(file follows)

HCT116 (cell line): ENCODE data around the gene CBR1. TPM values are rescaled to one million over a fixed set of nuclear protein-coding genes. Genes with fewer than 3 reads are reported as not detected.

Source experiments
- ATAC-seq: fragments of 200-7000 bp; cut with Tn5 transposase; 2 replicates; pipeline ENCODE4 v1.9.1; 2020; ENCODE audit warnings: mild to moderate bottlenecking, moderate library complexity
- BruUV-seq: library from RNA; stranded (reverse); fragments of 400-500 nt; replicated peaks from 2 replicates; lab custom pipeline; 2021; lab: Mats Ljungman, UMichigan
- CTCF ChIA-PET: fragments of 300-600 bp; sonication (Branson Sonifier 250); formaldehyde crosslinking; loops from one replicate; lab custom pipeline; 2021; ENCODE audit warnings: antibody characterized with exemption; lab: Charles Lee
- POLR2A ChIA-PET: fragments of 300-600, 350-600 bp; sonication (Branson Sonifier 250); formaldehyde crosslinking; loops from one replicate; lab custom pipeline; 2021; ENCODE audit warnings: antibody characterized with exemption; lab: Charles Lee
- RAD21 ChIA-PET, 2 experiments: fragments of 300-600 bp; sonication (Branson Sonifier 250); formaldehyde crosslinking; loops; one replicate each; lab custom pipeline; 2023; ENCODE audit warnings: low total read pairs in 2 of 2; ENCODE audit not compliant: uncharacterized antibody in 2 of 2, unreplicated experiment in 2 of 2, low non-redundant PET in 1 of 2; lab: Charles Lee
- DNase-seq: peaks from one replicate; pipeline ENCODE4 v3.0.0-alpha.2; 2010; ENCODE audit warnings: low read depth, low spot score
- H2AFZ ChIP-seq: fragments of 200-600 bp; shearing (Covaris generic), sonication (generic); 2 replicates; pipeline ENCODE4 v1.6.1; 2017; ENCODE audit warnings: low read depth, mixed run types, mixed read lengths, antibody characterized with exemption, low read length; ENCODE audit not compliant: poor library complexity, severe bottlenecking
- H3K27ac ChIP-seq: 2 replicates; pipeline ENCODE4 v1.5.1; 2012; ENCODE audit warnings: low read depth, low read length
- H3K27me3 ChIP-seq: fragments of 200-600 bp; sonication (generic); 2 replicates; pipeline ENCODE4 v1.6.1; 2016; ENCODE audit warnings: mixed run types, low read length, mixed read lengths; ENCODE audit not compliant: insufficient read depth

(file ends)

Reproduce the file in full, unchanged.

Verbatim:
HCT116 (cell line): ENCODE data around the gene CBR1. TPM values are rescaled to one million over a fixed set of nuclear protein-coding genes. Genes with fewer than 3 reads are reported as not detected.

Source experiments
- ATAC-seq: fragments of 200-7000 bp; cut with Tn5 transposase; 2 replicates; pipeline ENCODE4 v1.9.1; 2020; ENCODE audit warnings: mild to moderate bottlenecking, moderate library complexity
- BruUV-seq: library from RNA; stranded (reverse); fragments of 400-500 nt; replicated peaks from 2 replicates; lab custom pipeline; 2021; lab: Mats Ljungman, UMichigan
- CTCF ChIA-PET: fragments of 300-600 bp; sonication (Branson Sonifier 250); formaldehyde crosslinking; loops from one replicate; lab custom pipeline; 2021; ENCODE audit warnings: antibody characterized with exemption; lab: Charles Lee
- POLR2A ChIA-PET: fragments of 300-600, 350-600 bp; sonication (Branson Sonifier 250); formaldehyde crosslinking; loops from one replicate; lab custom pipeline; 2021; ENCODE audit warnings: antibody characterized with exemption; lab: Charles Lee
- RAD21 ChIA-PET, 2 experiments: fragments of 300-600 bp; sonication (Branson Sonifier 250); formaldehyde crosslinking; loops; one replicate each; lab custom pipeline; 2023; ENCODE audit warnings: low total read pairs in 2 of 2; ENCODE audit not compliant: uncharacterized antibody in 2 of 2, unreplicated experiment in 2 of 2, low non-redundant PET in 1 of 2; lab: Charles Lee
- DNase-seq: peaks from one replicate; pipeline ENCODE4 v3.0.0-alpha.2; 2010; ENCODE audit warnings: low read depth, low spot score
- H2AFZ ChIP-seq: fragments of 200-600 bp; shearing (Covaris generic), sonication (generic); 2 replicates; pipeline ENCODE4 v1.6.1; 2017; ENCODE audit warnings: low read depth, mixed run types, mixed read lengths, antibody characterized with exemption, low read length; ENCODE audit not compliant: poor library complexity, severe bottlenecking
- H3K27ac ChIP-seq: 2 replicates; pipeline ENCODE4 v1.5.1; 2012; ENCODE audit warnings: low read depth, low read length
- H3K27me3 ChIP-seq: fragments of 200-600 bp; sonication (generic); 2 replicates; pipeline ENCODE4 v1.6.1; 2016; ENCODE audit warnings: mixed run types, low read length, mixed read lengths; ENCODE audit not compliant: insufficient read depth